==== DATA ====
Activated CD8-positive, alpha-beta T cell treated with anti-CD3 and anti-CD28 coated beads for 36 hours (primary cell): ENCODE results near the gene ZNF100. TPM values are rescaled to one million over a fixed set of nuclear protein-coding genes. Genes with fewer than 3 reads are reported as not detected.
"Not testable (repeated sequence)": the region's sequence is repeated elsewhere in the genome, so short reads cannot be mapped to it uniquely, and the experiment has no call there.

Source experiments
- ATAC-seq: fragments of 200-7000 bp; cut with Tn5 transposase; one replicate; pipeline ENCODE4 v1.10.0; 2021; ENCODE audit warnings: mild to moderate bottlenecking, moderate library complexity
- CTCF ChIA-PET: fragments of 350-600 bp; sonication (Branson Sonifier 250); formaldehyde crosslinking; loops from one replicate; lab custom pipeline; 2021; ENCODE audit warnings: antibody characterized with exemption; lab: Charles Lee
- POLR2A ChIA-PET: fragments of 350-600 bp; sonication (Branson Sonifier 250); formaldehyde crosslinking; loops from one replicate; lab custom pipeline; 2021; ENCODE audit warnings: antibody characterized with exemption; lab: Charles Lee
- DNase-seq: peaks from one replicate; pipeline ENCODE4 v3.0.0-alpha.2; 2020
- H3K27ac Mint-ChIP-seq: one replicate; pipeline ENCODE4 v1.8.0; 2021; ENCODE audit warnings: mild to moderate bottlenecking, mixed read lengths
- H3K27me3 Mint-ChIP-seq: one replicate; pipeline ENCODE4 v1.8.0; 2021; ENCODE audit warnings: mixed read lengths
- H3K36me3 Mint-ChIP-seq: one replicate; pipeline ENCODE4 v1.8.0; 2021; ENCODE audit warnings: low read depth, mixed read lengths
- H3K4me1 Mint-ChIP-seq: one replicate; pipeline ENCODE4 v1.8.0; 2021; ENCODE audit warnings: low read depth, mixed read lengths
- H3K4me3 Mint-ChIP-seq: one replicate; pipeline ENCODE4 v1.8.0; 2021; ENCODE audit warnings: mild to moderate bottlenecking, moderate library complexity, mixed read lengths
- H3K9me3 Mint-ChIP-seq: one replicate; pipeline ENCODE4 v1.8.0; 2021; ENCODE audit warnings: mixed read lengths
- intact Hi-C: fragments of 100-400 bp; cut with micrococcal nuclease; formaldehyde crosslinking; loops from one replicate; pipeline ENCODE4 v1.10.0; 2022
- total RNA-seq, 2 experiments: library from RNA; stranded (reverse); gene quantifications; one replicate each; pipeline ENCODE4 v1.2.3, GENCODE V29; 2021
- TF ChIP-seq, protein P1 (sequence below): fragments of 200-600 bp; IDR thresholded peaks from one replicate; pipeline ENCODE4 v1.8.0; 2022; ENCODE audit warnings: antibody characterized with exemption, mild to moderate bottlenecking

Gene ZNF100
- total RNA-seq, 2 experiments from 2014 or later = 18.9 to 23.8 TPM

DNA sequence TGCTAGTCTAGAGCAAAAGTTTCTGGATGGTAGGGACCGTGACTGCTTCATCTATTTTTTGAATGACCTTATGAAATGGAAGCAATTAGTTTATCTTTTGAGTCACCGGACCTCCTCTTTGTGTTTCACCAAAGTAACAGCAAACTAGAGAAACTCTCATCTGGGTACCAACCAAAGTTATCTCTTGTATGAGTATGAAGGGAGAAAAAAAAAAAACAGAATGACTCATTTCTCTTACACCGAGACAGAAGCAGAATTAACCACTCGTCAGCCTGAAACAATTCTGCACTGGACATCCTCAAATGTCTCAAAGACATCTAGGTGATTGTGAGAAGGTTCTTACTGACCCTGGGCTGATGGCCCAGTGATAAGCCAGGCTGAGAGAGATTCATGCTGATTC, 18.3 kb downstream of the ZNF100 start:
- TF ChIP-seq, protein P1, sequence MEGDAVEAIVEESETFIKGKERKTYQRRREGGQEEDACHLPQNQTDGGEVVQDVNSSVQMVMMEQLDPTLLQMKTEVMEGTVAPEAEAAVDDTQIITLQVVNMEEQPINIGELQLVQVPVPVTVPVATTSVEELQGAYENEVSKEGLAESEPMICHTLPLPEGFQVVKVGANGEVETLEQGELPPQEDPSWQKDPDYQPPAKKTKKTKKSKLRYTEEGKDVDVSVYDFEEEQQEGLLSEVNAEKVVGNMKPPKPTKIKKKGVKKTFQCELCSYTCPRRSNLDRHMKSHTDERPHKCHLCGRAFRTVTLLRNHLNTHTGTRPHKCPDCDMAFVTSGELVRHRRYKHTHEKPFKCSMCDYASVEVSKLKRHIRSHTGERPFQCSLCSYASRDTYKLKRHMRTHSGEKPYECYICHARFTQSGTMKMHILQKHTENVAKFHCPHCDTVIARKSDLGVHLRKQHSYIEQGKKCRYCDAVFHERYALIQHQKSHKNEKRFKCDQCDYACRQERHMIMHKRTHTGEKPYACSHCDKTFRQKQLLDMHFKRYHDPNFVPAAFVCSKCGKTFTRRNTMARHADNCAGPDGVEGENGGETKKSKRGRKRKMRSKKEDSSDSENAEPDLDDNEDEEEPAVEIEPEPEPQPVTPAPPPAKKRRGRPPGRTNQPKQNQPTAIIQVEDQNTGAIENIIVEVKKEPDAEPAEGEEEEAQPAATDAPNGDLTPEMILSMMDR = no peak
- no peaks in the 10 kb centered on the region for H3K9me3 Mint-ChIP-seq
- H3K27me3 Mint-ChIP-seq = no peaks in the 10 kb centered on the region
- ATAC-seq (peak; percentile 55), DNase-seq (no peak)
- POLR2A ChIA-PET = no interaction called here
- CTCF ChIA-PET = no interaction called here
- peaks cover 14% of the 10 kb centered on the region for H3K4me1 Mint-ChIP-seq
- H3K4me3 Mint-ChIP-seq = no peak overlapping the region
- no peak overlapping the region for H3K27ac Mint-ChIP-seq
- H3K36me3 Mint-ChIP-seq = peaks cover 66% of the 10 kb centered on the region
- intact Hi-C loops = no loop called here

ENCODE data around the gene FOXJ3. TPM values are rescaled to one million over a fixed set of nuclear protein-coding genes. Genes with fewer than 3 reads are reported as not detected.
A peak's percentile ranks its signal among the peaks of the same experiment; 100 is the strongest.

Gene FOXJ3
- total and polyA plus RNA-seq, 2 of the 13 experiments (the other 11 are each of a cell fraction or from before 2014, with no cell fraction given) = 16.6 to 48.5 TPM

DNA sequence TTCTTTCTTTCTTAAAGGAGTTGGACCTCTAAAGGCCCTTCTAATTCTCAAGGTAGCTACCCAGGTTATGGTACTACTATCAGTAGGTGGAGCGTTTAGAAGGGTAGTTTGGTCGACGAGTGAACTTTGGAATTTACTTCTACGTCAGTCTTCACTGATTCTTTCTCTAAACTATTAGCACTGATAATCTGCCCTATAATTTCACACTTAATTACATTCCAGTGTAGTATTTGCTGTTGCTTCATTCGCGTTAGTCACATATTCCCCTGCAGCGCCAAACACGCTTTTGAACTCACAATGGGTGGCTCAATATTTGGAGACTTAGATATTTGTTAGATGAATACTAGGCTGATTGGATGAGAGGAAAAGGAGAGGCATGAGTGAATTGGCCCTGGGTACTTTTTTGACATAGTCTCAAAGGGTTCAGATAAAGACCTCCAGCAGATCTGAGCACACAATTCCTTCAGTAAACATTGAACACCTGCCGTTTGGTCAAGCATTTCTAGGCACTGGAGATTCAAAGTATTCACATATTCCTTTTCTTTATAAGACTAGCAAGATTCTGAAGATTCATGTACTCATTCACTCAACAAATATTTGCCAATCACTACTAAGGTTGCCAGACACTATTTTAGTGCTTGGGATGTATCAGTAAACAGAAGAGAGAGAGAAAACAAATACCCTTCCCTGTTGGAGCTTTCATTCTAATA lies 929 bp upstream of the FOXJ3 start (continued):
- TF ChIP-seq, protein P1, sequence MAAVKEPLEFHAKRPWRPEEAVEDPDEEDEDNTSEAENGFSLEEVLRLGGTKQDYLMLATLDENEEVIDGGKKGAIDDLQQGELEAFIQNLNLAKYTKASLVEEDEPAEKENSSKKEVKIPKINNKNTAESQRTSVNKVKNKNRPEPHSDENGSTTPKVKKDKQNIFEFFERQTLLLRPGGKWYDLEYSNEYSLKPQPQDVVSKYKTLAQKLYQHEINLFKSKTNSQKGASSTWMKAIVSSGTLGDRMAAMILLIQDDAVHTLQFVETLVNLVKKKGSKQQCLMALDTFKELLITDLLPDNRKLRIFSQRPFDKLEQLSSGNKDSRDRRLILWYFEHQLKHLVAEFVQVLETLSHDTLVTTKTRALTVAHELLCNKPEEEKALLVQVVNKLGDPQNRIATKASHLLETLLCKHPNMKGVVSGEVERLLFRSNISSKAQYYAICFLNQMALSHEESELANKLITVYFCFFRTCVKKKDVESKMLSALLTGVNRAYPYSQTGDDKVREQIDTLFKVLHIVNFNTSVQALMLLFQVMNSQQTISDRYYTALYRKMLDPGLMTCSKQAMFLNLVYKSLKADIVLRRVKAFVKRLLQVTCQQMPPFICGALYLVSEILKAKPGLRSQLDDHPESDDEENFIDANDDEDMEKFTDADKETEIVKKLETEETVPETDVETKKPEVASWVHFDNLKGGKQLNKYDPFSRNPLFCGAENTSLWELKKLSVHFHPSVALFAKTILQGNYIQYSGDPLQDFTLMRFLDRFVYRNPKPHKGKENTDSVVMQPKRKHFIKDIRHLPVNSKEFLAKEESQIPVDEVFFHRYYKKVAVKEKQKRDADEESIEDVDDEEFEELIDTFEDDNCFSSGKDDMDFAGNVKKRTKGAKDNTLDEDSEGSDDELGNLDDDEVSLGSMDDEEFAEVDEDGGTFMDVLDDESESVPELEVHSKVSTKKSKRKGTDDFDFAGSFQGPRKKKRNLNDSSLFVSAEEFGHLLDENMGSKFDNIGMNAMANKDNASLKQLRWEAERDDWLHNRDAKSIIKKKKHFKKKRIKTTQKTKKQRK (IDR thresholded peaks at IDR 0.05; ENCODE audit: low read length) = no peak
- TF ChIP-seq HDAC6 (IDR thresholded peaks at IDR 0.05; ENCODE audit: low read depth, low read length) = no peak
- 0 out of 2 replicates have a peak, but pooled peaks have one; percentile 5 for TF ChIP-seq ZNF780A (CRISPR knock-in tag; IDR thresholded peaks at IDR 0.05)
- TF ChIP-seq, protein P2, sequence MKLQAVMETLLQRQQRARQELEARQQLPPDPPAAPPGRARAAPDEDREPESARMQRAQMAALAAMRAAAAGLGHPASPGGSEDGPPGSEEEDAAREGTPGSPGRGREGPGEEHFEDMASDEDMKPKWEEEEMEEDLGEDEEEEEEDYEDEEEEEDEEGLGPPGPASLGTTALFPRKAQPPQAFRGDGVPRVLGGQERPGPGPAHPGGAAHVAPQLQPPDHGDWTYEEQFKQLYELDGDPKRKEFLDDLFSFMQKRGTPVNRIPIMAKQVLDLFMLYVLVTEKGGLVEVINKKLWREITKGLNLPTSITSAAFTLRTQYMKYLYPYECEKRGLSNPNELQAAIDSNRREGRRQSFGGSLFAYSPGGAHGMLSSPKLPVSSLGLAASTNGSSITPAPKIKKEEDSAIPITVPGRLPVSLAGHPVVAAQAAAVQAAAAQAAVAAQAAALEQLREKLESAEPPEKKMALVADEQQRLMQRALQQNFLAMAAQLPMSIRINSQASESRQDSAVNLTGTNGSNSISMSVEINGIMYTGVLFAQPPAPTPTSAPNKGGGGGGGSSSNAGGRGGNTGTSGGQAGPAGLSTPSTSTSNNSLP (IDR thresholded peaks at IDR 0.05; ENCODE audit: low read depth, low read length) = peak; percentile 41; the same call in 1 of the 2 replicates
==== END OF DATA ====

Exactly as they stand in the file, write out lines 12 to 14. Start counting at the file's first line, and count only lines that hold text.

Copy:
- H3K4me3 Mint-ChIP-seq: one replicate; pipeline ENCODE4 v1.8.0; 2021; ENCODE audit warnings: mild to moderate bottlenecking, moderate library complexity, mixed read lengths
- H3K9me3 Mint-ChIP-seq: one replicate; pipeline ENCODE4 v1.8.0; 2021; ENCODE audit warnings: mixed read lengths
- intact Hi-C: fragments of 100-400 bp; cut with micrococcal nuclease; formaldehyde crosslinking; loops from one replicate; pipeline ENCODE4 v1.10.0; 2022